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'The First World War was important as a locomotive for domestic change' (Clive Emsley). How true is this of trade unions and government intervention in social welfare in Britain during the period 1914-1922?

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'THE FIRST WORLD WAR WAS IMPORTANT AS A LOCOMOTIVE FOR DOMESTIC CHANGE' (CLIVE EMSLEY). HOW TRUE IS THIS OF TRADE UNIONS AND GOVERNMENT INTERVENTION IN SOCIAL WELFARE IN BRITAIN DURING THE PERIOD 1914-1922? The First World War introduced a lot of large welfare reform, including the war pension, but welfare reforms had started before the beginning of the First World War, and continued after it. In that sense, the First World War can be seen as a catalyst (or locomotive, if you will) for welfare reform, as it sped up the changes. Trade Unions had been active before the First World War, with the boom before the war helping trade unions to negotiate better terms and conditions, as can be seen in the Miners Strike of 1910. Trade Unions really started to get strong and militant with the formation of the Triple Alliance, when the miners, transport workers, and railway men joined together to become a hugely powerful force. Around the time when the Labour party was formed in 1906, the Liberal Democrats introduced several new welfare acts including the Children's Act and the Education Act. These acts were designed to keep the nation healthy and educated, as it was seen by both the Liberals and the Labour party that these were two major elements the youth of Britain was lacking, and it would be those people that may be relied upon later. ...read more.


This was to ensure those that had lost husbands or parents were looked after properly after the war. This was again another huge example of state intervention. More evidence of the war acting as a locomotive can be seen in the war pensions, which gave injured soldiers' disability benefits. Introduced in 1916, this links back to the Workmen's Compensation Act, but now gave injured soldiers the chance to claim as well. The government saw that health and safety in factories was a large concern, and the government began to employ safety inspectors in 1918. Around this time, cheap factory meals were introduced through internal canteens. The government relied heavily on industry during the First World War to provide everything needed for a war, and so the power of trade unions was increased. They were less threatened as well, as there was no army to break up strikes, as it had been done in Russia in 1917. A huge leap forward for the Trade Unions was the Defence of the Realm Act, as it promised wage increases, showing the huge power the trade unions had over the government. Some workers, however, seemed to feel they didn't even need the trade unions backing to help them bargain during strikes at this point. In Clydeside, there were many unofficial strikes. Workers knew how heavily the government was relying on them during the war, and in 1915 a group of workers took advantage of this fact by striking for higher pay without the backing of their union. ...read more.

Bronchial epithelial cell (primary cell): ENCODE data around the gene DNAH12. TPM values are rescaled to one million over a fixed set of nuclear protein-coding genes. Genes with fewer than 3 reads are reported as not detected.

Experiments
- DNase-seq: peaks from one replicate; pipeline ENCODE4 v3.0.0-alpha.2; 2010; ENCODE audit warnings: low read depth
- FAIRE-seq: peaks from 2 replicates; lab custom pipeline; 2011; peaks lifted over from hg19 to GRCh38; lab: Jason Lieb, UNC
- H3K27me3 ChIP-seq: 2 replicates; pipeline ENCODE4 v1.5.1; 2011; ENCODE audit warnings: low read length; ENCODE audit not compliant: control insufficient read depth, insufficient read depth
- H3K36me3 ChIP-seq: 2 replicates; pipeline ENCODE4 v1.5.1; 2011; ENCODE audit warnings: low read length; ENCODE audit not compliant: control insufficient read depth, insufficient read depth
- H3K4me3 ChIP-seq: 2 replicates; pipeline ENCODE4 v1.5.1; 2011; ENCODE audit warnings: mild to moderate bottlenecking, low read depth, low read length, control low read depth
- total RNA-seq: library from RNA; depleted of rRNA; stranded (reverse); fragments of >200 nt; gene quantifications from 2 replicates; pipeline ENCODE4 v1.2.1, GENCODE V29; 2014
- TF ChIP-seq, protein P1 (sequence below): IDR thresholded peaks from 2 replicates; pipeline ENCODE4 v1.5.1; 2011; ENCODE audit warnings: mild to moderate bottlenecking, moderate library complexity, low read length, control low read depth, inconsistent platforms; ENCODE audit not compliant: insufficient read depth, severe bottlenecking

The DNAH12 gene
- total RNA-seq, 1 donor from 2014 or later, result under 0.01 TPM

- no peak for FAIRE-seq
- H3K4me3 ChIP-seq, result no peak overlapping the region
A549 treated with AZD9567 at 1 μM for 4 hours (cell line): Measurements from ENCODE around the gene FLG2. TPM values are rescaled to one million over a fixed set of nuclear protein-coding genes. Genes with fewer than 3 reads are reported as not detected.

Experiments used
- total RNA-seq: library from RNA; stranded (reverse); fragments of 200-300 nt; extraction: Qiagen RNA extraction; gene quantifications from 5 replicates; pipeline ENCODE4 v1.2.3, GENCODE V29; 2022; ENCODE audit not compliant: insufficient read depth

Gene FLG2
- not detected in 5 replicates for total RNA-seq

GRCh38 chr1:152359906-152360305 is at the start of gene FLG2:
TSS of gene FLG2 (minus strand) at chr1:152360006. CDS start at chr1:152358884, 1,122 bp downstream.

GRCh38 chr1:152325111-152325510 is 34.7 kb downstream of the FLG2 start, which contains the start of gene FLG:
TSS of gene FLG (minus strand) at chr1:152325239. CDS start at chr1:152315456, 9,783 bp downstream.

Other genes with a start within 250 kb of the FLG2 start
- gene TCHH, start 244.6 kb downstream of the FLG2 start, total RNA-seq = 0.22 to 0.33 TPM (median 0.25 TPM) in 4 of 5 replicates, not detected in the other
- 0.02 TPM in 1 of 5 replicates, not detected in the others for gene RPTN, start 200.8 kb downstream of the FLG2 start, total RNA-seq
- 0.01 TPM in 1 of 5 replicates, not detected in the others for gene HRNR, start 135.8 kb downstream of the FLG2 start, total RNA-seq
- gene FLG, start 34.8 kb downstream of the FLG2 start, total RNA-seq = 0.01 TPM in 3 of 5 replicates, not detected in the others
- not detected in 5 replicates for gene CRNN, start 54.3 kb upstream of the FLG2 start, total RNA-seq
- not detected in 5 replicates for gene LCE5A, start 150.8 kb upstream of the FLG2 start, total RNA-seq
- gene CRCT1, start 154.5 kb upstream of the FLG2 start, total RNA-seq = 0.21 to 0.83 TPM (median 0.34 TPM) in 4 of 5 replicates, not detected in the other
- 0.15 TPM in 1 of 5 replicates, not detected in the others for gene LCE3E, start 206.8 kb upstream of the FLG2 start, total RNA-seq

He says that some of the reforms and policies were abolished after the war, a prime example of this being that not even half of the 500 000 homes promised for the "heroes" were ever to be built, and another being that the government failed to raise school leaving age to 15, as it failed to supply the funds needed. Also the nationalised businesses were less tightly controlled after the war. When their was the "bust" in 1921 after the "boom" of 1919, the number of union strikes declined incredibly, and it was also in this year that the Triple Alliance split, showing a loss of the trade unions power. This was because of high unemployment; the railway men and transport workers did not want to support the miners strike for fear of their jobs being given to the unemployed. Despite the few reversals on policies, and the small loss of power by trade unions after the war, I still agree with Clive Emsley's view that the war was a locomotive for domestic change, as it influenced so many new reforms and policies, and made the trade unions more powerful than ever before, and completely changed the governments laissez faire approach. The First World War acted as a catalyst to speed up the growth of the unions, and several welfare reforms that helped the working class, and in this sense I do believe it acted as a locomotive for domestic change. Ciaran Sainty History Coursework 1489 words ...read more.

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